About HMS Quality

His Majesty's Ship Quality (G62/D18)

HMS Quality (G62/D18) was one of the Q-class destroyers built for the Royal Navy during World War 2. She was built by Swan, Hunter and Wigham Richardson’s Limited at their Wallsend-on-Tyne shipyard and was laid down on 10 October 1940. She entered service on 7th September 1942 and served until the war’s end.

HMS Quality had the great honour of being the first ship (Along with HMS Nepal) of being the first Commonwealth ship to head up river and enter Tokyo harbour to berth after the armistice was signed. Once docked HMS Quality transported 300 Royal Navy and Royal Marines from the British warships King George V and Newfoundland in order to the re-open the British embassy in Tokyo.

After the war had ended, HMS Quality was transferred to the Royal Australian Navy and was commissioned as HMAS Quality (G62/D262) on the 28th November 1945. HMS Quality was to be converted into an anti-submarine frigate along with her Sister ships in the Q-class and was to be the last of the five ships to undergo the conversion.

Quality underwent refits and had to be docked for emergency repairs to her hull in 1954. On 14 August 1956 it was noticed that Quality was sitting lower in the water than normal and after investigations It was discovered that the hull had become corroded at the waterline. Quality underwent an emergency dry docking and further investigations revealed that the damage was worse than originally thought. Ultimately the conversion of Quality was cancelled and she was marked for disposal.

Ironically HMAS Quality was ultimately sold for scrap to the Mitsubishi Company on 10 April 1958 and was towed to Japan to be broken up for scrap. The ship’s bell was donated to the school in Nowra, New South Wales.

Ship's Badge

HMS Quality Crest logo

The ship’s motto is “Age Dum Agis” which translates to “Do as You Do”

HMS Quality’s ship’s badge depicts an ingot of gold stamped viewed from above floating on water with the Hallmarks of Quality stamped on it from the Assay Offices for both London and Edinburgh. On a Field Red, Upon a billet charged Gold, two Torteaux Red, the one in chief charged with a leopard’s face, crowned with a Royal Prince’s crown gold, and the one in base with a castle of three towers also gold.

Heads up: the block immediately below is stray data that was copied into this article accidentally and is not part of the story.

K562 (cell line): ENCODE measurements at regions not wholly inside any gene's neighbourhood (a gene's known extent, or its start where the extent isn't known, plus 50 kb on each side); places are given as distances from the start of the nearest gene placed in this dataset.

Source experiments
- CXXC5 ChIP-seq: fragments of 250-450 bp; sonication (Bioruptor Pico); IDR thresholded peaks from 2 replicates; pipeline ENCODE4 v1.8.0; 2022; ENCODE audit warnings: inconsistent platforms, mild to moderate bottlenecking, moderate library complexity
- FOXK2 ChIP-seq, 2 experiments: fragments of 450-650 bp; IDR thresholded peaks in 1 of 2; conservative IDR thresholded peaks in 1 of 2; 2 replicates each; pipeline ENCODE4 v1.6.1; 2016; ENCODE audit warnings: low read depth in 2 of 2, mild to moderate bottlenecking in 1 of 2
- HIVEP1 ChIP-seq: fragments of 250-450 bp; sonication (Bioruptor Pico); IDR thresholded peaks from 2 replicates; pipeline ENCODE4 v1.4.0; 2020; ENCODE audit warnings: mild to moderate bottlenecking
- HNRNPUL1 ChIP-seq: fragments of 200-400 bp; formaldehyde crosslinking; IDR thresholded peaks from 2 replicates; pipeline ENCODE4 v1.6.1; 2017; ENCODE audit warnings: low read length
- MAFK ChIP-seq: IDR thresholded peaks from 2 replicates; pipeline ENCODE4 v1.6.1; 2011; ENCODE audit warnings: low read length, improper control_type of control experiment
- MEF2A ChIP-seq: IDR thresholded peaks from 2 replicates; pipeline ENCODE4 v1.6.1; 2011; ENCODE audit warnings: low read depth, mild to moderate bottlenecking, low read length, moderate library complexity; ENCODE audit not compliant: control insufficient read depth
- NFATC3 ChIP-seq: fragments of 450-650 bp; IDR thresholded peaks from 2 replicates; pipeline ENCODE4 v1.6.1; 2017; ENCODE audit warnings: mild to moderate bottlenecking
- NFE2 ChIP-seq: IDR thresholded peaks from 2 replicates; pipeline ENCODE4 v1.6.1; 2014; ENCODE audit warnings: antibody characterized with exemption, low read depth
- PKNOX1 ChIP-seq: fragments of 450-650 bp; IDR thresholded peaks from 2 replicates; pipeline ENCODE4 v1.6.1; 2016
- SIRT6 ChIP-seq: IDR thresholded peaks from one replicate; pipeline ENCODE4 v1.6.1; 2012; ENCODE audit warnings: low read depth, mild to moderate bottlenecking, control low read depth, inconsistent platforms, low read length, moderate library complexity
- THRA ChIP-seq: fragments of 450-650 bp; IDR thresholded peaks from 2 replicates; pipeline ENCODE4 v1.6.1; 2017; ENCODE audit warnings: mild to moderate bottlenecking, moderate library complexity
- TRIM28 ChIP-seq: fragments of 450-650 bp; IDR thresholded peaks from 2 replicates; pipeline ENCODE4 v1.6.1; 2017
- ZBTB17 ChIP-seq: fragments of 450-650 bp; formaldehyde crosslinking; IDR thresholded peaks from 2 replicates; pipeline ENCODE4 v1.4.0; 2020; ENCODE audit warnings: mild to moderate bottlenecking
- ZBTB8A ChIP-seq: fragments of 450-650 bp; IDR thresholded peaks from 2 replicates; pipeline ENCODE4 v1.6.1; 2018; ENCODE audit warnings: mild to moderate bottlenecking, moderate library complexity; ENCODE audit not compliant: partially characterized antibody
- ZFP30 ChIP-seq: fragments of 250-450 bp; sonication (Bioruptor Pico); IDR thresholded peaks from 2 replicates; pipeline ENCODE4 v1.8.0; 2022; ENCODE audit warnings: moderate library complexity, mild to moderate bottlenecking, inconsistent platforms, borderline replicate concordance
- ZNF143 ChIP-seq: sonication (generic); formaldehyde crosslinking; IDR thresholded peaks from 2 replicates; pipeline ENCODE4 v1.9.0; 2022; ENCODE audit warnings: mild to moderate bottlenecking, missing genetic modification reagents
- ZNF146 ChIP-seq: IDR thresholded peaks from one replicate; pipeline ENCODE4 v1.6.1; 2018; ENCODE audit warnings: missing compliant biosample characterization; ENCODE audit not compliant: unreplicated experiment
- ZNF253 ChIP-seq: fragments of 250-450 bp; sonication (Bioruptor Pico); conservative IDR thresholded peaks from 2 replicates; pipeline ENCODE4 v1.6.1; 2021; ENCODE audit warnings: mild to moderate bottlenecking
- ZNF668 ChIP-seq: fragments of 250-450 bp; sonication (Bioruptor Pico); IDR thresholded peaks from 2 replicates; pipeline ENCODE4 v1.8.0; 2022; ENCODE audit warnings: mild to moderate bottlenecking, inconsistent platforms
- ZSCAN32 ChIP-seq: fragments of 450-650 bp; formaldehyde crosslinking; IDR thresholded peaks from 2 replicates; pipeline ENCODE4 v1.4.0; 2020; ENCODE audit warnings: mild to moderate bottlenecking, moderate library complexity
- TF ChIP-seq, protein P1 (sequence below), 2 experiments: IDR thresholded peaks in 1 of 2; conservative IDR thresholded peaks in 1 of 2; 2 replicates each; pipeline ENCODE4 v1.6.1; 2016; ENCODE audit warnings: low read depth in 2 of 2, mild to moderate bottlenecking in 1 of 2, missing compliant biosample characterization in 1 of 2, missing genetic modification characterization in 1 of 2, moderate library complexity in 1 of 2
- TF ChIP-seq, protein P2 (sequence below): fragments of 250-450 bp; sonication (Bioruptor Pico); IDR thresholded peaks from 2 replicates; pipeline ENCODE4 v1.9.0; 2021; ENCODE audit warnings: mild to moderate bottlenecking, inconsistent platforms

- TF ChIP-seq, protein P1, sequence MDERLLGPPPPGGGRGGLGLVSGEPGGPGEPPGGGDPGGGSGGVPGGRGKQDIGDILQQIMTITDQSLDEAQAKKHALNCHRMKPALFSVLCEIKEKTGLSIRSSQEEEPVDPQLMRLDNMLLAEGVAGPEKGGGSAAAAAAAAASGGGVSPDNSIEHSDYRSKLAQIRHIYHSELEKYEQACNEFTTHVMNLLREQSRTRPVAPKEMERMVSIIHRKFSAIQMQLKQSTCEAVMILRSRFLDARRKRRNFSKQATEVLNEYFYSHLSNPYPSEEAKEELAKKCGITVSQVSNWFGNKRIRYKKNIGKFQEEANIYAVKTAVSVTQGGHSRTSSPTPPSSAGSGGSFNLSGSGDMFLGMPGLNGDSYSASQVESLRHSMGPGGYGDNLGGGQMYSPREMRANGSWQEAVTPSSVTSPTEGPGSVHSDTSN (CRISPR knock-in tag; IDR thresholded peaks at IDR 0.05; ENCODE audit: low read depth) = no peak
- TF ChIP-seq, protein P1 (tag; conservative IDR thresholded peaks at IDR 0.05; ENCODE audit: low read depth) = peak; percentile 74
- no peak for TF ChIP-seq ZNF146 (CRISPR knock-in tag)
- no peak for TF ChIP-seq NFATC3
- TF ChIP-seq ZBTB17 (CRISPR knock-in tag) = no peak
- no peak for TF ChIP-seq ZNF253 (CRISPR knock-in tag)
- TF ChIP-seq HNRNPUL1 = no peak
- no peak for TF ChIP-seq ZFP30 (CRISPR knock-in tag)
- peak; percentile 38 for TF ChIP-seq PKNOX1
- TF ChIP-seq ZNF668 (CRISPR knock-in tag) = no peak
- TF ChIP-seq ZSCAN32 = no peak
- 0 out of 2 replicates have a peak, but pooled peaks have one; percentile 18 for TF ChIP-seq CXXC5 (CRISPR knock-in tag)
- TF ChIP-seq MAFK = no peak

Characteristics, Specifications and Honours

Characteristics and specifications:

Class and type:
  • Q-class destroyer
  • 1,705 tons standard
  • 2,424 tons deep load
  • 14 feet
  • 358 ft 3 in (109.19 m) length overall
  • 339 ft 6 in (103.48 m) between perpendiculars
  • 35 ft 8 in (10.87 m)
  • 2 Admiralty 3-drum boilers, Parsons Impulse turbines, 40,000 shp (30,000 kW)
  • 33 knots
  • 4,680 nautical miles (8,670 km; 5,390 mi) at 20 knots (37 km/h; 23 mph)
  • 8 officers, 181 sailors
  • 4 × QF 4.7 inch Mk IX guns
  • 1 × quadruple 2-pounder pom-pom
  • 6 × 20 mm Oerlikon guns
  • 4 × depth charge throwers
  • 2 × quadruple 21-inch torpedo tube sets

Battle honours achieved during her commission:

  • North Africa 1942–43
  • Sabang 1944,
  • Okinawa 1945
  • Japan 1945

Total distance steamed:

  • 225,000 miles

Royal Navy Service:

  • Laid Down: 10 October 1940
  • Launched: 6 October 1941
  • Commissioned: 7 September 1942
  • Decommissioned: 8 October 1945

Royal Australian Navy Service:

  • Acquired: 8 October 1945
  • Commissioned: 28 November 1945
  • Decommissioned: 25 January 1946
  • Sold for scrap: 10 April 1958